Beware, restaurants: David Sedaris espouses "heganism"
Food for thought from humorist David Sedaris:
I was in the breakfast room of a nice hotel in San Francisco, and as the maître d' showed me to my table, I told him that I followed a strict hegan diet.
"Vegan?" he asked.
"No," I said. "Hegan. I only eat things that were male. I'm hoping that's all clearly marked on your menu."
His face fell.
"I'll need to know what sex my eggs are, for instance, if I decide to get eggs. Sausage, being such a hodgepodge, is impossible for me, but I do enjoy bacon from time to time. It just has to come from a boar rather than a sow. I'm hoping you can verify that for me?"
At a diner you'd be laughed out of the room – and for good reason – but in a fancy restaurant it's, "Let me, um, talk to the chef."
I tried the same line at dinner that night, and, again, I let it sit for a moment before admitting that it was a joke, something I'd just made up.
"Well, thank goodness!" my waiter said. "I mean, this is California! We get it all here, so I naturally assumed this was a new thing."
What, I wonder, would be the point of heganism, other than making yourself seem unique or righteous in some way? Though that often seems reason enough.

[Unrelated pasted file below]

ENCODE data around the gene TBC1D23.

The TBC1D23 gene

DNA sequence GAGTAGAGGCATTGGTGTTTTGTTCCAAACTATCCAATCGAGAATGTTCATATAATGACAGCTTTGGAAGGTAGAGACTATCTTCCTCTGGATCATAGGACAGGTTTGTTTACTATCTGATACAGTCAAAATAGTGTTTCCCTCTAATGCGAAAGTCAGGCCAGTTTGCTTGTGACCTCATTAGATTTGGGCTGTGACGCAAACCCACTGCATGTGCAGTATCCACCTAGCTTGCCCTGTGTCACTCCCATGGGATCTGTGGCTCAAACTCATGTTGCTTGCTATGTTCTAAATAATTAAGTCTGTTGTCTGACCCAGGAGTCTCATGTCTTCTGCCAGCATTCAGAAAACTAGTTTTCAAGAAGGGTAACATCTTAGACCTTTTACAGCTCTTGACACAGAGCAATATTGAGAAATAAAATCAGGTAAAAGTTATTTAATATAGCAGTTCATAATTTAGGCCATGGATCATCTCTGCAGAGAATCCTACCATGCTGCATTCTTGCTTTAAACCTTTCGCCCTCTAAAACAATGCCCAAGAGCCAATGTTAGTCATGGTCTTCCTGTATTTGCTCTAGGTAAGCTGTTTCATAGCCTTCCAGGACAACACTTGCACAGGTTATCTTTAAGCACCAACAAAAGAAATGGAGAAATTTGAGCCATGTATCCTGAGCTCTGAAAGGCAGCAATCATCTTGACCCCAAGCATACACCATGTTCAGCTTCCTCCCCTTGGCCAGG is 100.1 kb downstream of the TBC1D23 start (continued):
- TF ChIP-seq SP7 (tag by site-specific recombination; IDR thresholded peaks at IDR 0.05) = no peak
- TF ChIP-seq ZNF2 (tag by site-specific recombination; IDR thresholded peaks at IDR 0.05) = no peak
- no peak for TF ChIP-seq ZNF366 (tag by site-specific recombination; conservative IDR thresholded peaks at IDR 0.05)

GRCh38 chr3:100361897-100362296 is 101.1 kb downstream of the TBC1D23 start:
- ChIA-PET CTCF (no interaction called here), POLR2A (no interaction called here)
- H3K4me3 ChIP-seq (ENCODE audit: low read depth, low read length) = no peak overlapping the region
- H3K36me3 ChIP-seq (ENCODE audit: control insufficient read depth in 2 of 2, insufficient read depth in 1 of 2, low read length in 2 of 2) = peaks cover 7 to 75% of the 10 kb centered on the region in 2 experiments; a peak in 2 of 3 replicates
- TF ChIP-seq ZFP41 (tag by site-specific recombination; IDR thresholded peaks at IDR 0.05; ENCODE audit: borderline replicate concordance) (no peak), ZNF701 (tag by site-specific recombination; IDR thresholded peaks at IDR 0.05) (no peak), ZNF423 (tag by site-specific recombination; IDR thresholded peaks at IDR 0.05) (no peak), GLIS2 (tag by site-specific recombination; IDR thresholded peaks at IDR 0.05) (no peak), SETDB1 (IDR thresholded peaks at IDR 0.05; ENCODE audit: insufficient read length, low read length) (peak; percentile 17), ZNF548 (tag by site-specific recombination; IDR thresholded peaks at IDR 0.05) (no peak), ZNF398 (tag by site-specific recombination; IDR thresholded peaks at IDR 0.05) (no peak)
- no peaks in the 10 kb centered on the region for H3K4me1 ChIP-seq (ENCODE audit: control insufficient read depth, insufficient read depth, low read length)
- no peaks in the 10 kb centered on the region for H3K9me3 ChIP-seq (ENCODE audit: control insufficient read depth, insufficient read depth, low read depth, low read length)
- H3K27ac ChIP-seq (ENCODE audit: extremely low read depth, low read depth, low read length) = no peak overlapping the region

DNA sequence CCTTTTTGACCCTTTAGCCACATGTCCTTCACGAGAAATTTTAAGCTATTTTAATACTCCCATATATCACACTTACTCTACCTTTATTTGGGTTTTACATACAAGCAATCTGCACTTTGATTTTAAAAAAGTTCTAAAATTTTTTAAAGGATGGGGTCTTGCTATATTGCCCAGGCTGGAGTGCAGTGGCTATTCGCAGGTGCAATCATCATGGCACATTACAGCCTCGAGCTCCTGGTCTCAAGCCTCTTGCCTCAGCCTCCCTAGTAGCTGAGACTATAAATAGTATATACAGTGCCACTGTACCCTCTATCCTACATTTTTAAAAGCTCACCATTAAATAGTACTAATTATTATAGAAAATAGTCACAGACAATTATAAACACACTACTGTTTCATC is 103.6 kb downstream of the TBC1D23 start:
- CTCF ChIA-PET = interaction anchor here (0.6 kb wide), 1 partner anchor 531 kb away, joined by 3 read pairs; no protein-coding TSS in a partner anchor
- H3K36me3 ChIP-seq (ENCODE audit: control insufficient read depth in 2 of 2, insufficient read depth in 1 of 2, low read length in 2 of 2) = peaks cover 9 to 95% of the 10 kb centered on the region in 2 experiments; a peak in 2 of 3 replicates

There are hard-core fruitarians who only eat things that fell to the ground naturally, thus sparing the apple or orange or fig tree any unnecessary trauma. Then there are freegans, who don't believe in waste and only eat food that they find and don't have to pay for, including roadkill. I met a guy on a plane once whose daughter had just gotten sick from eating an over-ripe raccoon carcass.
In the movie "Transamerica," one of the characters identified as a level-4 vegan, explaining that he only ate things that didn't cast a shadow. Is that real? I wondered. It wasn't, but I was fooled until I looked it up.
When it comes to food (or, face it, food in wealthy, industrialized countries), nothing's too crazy now. That's why, when I saw the words, "Eat The Rich" spray-painted on a building not far from my hotel in San Francisco, I thought, as had my waiter at dinner the previous evening: Really? Is that a thing now?
For more info:
- "Happy-Go-Lucky" by David Sedaris (Little, Brown), in Hardcover, eBook and Audio formats, available via Amazon, Barnes & Noble and Indiebound
Story produced by Amy Wall. Editor: Emanuele Secci.
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